First he opens the scriptures, like he did for the disciples who had been on the road to Emmaus. and like he had for them time and time again as they were traveling with him. So Jesus interprets for them – and shows them how his death and resurrection fulfills the prophecies.
Secondly, Jesus proclaims repentance and forgiveness, beginning in Jerusalem…with them. Jesus knows their fears and anxieties and forgives them. Remember… they were standing there… certainly blaming themselves –and probably each other for letting Jesus down. But Jesus wipes all that away and proclaims forgiveness, not only for them and for all those in Jerusalem who had condemned him but for all the nations.
And then… Jesus proclaims to them… and to us: You are witnesses. You are witnesses. What does that mean?
The role of a witness is to tell the truth, to proclaim to others who have not seen, who have not heard – like Freddie telling his friends, “It’s still here!”
Being a witness means you can’t keep silent. You have a responsibility. As it says on my cross, “Christ is counting on you.”
So did Jesus’ make a PR mistake? I mean… counting on a bunch of fishermen? I guess they were turned around. But what about today? Is Jesus really counting on people who have been taught – at least culturally - that faith is private, personal – live and let live- don’t bother your neighbor… don’t make waves… ?
But maybe Jesus’ didn’t make a mistake. Have you ever heard the legend of the invention of chess? The story goes that the emperor was so pleased with the inventor of the game of chess that he said to the inventor – “Name your reward!”
The man responded: “Oh emperor, my wishes are simple. I only wish for this: Give me one grain of rice for the first square of the chessboard, two grains for the next square, four for the next, eight for the next and so on for all 64 squares, with each square having double the number of grains as the square before.“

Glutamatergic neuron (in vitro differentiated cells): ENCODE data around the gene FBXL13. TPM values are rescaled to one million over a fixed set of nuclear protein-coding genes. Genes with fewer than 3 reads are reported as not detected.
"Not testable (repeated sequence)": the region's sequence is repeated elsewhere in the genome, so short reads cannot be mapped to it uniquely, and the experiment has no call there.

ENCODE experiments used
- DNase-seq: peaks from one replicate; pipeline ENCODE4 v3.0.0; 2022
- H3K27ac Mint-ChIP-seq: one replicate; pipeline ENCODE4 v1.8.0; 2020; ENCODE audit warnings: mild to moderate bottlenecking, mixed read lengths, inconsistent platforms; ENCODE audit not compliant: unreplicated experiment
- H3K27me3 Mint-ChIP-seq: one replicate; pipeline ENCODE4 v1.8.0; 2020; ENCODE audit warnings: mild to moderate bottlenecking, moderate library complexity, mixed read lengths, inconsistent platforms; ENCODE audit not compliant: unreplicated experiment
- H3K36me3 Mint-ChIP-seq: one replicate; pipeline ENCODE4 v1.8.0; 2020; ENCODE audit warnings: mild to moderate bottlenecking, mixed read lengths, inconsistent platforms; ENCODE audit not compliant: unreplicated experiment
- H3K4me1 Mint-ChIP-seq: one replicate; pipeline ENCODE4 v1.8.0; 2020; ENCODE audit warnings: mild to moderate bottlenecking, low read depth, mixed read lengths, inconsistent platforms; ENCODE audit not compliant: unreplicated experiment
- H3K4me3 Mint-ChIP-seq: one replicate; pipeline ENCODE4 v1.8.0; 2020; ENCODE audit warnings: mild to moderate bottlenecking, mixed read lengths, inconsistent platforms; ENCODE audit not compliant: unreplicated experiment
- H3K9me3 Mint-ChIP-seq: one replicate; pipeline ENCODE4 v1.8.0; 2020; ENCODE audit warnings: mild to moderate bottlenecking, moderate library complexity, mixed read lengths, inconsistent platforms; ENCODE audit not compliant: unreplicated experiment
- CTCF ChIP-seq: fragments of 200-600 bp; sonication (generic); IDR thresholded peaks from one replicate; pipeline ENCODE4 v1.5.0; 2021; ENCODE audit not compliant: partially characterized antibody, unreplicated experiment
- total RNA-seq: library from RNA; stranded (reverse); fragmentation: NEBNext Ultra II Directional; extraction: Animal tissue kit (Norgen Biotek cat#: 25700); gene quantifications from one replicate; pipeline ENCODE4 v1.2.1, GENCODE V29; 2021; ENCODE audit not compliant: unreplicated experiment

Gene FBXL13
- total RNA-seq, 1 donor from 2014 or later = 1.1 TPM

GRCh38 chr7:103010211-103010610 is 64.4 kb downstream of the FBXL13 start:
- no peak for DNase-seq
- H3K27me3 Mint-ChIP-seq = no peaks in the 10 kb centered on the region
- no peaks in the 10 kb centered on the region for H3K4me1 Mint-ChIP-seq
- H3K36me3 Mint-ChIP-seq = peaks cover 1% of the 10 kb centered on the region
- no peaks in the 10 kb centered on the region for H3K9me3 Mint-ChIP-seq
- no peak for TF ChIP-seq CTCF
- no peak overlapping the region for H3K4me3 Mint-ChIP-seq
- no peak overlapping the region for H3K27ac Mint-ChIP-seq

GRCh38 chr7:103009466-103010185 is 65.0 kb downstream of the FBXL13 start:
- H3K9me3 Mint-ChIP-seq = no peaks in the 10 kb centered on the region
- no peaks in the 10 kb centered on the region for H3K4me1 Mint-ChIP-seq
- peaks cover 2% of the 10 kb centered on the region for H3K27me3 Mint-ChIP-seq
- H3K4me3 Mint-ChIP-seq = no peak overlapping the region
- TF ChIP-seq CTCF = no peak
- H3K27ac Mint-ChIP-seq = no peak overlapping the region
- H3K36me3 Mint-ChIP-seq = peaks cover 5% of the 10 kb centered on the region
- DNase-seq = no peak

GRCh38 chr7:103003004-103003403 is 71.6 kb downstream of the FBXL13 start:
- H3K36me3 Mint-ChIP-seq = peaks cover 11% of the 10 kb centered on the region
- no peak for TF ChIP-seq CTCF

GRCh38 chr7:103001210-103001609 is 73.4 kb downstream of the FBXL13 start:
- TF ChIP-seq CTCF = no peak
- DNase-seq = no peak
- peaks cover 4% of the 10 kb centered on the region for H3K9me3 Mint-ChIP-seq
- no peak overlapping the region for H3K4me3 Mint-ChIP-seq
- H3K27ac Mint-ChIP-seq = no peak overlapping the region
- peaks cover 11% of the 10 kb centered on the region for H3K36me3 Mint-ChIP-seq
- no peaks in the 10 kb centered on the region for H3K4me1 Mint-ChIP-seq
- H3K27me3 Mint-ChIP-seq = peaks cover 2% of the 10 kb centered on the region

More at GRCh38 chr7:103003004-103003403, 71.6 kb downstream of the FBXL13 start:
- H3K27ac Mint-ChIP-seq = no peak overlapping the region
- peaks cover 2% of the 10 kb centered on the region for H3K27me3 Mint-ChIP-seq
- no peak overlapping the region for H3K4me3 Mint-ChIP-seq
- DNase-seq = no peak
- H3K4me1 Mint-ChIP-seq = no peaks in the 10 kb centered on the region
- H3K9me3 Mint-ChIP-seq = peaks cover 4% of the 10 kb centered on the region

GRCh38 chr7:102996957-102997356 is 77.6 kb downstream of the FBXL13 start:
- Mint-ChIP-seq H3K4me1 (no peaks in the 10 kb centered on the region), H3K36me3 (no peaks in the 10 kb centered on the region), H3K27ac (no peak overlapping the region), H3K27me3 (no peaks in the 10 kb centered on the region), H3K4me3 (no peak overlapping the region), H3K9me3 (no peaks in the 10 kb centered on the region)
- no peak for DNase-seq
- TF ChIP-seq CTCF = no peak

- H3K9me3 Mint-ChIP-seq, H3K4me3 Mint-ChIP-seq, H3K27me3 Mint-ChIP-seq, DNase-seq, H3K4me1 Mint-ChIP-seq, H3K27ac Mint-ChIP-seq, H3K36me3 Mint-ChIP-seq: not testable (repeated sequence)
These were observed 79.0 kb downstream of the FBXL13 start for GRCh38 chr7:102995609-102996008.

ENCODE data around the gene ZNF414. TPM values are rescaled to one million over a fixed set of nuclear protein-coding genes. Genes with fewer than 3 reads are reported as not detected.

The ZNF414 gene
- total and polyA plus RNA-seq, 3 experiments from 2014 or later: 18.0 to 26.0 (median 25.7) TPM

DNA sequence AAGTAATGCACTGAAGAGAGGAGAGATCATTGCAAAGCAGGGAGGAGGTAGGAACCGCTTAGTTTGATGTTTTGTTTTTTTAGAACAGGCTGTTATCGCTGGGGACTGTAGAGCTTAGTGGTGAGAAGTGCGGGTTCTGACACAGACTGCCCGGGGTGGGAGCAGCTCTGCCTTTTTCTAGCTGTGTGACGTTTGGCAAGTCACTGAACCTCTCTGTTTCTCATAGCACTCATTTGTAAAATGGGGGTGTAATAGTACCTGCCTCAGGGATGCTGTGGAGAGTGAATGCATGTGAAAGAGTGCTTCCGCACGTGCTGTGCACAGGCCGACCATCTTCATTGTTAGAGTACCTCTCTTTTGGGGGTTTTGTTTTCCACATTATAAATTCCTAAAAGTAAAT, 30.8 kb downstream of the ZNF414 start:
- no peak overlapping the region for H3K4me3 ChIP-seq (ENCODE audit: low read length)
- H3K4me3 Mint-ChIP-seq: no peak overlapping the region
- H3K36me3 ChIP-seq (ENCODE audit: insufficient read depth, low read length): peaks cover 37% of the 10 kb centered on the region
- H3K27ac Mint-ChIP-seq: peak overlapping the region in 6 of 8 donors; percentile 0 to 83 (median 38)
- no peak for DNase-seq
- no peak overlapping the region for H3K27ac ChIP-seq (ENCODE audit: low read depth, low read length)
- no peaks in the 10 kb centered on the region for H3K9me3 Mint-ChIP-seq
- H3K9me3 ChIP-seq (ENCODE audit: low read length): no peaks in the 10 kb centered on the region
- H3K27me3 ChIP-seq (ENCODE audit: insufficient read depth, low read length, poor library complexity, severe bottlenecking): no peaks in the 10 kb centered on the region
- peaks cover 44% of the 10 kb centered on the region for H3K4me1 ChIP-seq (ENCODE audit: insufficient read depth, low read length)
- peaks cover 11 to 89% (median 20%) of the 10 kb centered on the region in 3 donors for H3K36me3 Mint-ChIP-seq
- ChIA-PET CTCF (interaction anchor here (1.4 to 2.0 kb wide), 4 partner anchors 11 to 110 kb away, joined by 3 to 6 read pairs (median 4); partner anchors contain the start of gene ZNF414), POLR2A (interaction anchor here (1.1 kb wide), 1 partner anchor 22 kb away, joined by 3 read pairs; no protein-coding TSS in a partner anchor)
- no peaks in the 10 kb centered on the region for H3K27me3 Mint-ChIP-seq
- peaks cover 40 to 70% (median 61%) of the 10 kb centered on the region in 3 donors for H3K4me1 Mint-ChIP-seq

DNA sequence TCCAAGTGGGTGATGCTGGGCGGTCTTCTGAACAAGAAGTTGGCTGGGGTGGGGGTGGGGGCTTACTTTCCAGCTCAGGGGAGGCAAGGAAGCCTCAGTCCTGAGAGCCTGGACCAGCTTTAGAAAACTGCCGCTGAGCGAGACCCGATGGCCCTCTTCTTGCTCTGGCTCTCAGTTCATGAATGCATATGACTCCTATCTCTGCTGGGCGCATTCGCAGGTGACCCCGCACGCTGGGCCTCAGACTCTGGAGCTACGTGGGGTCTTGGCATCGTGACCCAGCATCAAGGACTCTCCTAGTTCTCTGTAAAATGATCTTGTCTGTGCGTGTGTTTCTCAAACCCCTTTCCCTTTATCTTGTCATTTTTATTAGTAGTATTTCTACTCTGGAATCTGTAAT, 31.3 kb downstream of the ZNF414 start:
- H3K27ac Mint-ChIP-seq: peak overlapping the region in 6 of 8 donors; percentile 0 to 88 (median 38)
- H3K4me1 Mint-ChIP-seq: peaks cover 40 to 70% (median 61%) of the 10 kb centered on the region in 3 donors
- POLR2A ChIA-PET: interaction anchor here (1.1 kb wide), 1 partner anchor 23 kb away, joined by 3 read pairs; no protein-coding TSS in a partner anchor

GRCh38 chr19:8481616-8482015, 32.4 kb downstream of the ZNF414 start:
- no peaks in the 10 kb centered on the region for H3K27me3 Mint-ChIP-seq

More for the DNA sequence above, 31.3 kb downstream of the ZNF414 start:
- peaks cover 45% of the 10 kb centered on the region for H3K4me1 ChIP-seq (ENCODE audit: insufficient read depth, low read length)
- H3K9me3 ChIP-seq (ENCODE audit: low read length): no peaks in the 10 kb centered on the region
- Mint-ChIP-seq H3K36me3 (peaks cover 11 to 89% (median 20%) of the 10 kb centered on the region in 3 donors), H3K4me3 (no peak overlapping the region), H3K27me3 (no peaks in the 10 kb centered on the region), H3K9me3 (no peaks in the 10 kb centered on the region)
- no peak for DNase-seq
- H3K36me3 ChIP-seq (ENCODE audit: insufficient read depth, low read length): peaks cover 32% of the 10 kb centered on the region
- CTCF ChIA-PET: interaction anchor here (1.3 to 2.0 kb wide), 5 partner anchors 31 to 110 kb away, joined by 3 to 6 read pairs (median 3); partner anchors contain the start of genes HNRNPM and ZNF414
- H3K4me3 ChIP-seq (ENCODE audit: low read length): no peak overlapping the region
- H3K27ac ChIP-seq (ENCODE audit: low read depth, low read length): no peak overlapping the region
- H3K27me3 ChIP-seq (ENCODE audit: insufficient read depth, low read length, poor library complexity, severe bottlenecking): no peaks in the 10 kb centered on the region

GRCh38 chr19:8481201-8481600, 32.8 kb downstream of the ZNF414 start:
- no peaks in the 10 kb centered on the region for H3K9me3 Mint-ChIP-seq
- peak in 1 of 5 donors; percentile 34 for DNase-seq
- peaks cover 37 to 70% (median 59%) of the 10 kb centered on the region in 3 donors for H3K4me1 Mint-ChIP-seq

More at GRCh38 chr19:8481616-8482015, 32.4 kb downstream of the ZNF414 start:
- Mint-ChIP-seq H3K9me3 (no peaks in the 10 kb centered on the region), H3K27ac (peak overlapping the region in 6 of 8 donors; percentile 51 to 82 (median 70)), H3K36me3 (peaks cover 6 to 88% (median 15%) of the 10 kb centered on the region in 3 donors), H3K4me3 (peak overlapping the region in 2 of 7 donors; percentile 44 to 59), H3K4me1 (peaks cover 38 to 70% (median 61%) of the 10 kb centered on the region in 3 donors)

The emperor agreed, amazed that the man had asked for such a small reward. Until, the next week when his treasurer came back and informed him that the reward would add up to an astronomical sum, far greater than all the rice that could conceivably be produced in many many centuries!”
The legend of the grain of rice is the story of how sharing the Good News of Jesus works. After all… who has been a witness for Christ in your life? I’m not asking who was the first person who told you about Jesus. I’m asking, who have you seen living a life of faith?
For me, it has been many people – certainly in the beginning my mom Marilyn and dad Ardell and my grandparents, Mabel and Spencer, Martha and Albert, and my Sunday School teacher Elsie Olson and my pastors Rube and Dave and Anne. But that is not all. The witness that I have seen continues with my family and friends and with all of you. After all, what are you doing? You are showing up to worship, encouraging me – and one another. By living a life of faith, you ARE a witness.
This is what it means to be a witness. It means “practicing” your faith inside these walls, but not just inside these walls. It also means taking it outside to the places where you live and work and play.
Maybe Jesus did not make a mistake in entrusting the message to his disciples – and they, in turn, to each person that they met. After all… if one grain becomes two… and two becomes four… soon 1000 becomes 2000. Good News can multiply too.
Jesus did one more thing: he blessed his disciples. They responded - not with dread or anxiety because of the weight of responsibility that Jesus placed upon them, but -- with joy, blessing God.
Jesus blesses you and me too and sends us out to bless others. In the words of the song we are about to sing, we join heaven and earth in responding with JOY “for in your life and mine is shining the glory of God; your life and mine unite in the love of God and your life and mine will always bear witness to God.”
Thanks be to God!